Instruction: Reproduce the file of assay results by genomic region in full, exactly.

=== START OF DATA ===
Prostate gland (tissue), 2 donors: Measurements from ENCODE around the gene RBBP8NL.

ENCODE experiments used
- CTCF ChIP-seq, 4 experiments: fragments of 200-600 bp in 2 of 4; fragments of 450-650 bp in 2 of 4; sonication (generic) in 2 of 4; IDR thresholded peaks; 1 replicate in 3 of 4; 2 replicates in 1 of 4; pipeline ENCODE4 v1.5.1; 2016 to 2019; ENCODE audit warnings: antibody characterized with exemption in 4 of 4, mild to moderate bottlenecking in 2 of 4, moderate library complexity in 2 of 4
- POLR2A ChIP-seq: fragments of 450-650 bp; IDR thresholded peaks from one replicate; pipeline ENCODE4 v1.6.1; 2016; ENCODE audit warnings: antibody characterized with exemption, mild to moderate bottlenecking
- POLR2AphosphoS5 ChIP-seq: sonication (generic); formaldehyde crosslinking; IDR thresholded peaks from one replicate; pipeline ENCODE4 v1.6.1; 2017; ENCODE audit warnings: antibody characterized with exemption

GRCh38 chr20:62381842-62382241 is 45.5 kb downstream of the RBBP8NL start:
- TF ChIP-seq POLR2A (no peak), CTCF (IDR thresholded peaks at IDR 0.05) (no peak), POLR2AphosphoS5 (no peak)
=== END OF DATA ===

Prostate gland (tissue), 2 donors: Measurements from ENCODE around the gene RBBP8NL.

ENCODE experiments used
- CTCF ChIP-seq, 4 experiments: fragments of 200-600 bp in 2 of 4; fragments of 450-650 bp in 2 of 4; sonication (generic) in 2 of 4; IDR thresholded peaks; 1 replicate in 3 of 4; 2 replicates in 1 of 4; pipeline ENCODE4 v1.5.1; 2016 to 2019; ENCODE audit warnings: antibody characterized with exemption in 4 of 4, mild to moderate bottlenecking in 2 of 4, moderate library complexity in 2 of 4
- POLR2A ChIP-seq: fragments of 450-650 bp; IDR thresholded peaks from one replicate; pipeline ENCODE4 v1.6.1; 2016; ENCODE audit warnings: antibody characterized with exemption, mild to moderate bottlenecking
- POLR2AphosphoS5 ChIP-seq: sonication (generic); formaldehyde crosslinking; IDR thresholded peaks from one replicate; pipeline ENCODE4 v1.6.1; 2017; ENCODE audit warnings: antibody characterized with exemption

GRCh38 chr20:62381842-62382241 is 45.5 kb downstream of the RBBP8NL start:
- TF ChIP-seq POLR2A (no peak), CTCF (IDR thresholded peaks at IDR 0.05) (no peak), POLR2AphosphoS5 (no peak)